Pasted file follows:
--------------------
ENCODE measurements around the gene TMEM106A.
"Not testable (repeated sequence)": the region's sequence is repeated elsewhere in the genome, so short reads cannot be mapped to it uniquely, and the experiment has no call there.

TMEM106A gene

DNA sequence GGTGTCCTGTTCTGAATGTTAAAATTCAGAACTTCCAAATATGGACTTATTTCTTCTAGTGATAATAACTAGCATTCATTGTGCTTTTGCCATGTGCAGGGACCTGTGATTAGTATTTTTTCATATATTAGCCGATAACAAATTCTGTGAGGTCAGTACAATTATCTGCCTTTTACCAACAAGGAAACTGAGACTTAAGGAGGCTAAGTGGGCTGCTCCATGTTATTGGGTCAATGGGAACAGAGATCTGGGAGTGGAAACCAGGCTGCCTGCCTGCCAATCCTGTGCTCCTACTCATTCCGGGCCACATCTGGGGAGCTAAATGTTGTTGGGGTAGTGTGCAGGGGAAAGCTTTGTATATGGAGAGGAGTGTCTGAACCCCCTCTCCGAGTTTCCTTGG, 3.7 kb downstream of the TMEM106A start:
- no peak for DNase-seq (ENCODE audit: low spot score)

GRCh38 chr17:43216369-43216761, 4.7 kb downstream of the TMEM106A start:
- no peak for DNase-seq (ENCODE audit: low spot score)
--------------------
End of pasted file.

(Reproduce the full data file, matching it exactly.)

ENCODE measurements around the gene TMEM106A.
"Not testable (repeated sequence)": the region's sequence is repeated elsewhere in the genome, so short reads cannot be mapped to it uniquely, and the experiment has no call there.

TMEM106A gene

DNA sequence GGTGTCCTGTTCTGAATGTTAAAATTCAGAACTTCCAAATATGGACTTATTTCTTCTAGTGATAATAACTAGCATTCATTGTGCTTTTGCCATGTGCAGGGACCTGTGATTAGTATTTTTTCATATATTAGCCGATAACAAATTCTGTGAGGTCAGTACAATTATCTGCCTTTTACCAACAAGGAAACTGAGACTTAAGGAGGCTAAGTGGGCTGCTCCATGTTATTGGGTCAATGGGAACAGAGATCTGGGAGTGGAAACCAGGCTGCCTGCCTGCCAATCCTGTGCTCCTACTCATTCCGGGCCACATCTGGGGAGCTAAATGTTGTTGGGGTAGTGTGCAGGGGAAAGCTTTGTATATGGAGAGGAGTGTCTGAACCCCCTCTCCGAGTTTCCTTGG, 3.7 kb downstream of the TMEM106A start:
- no peak for DNase-seq (ENCODE audit: low spot score)

GRCh38 chr17:43216369-43216761, 4.7 kb downstream of the TMEM106A start:
- no peak for DNase-seq (ENCODE audit: low spot score)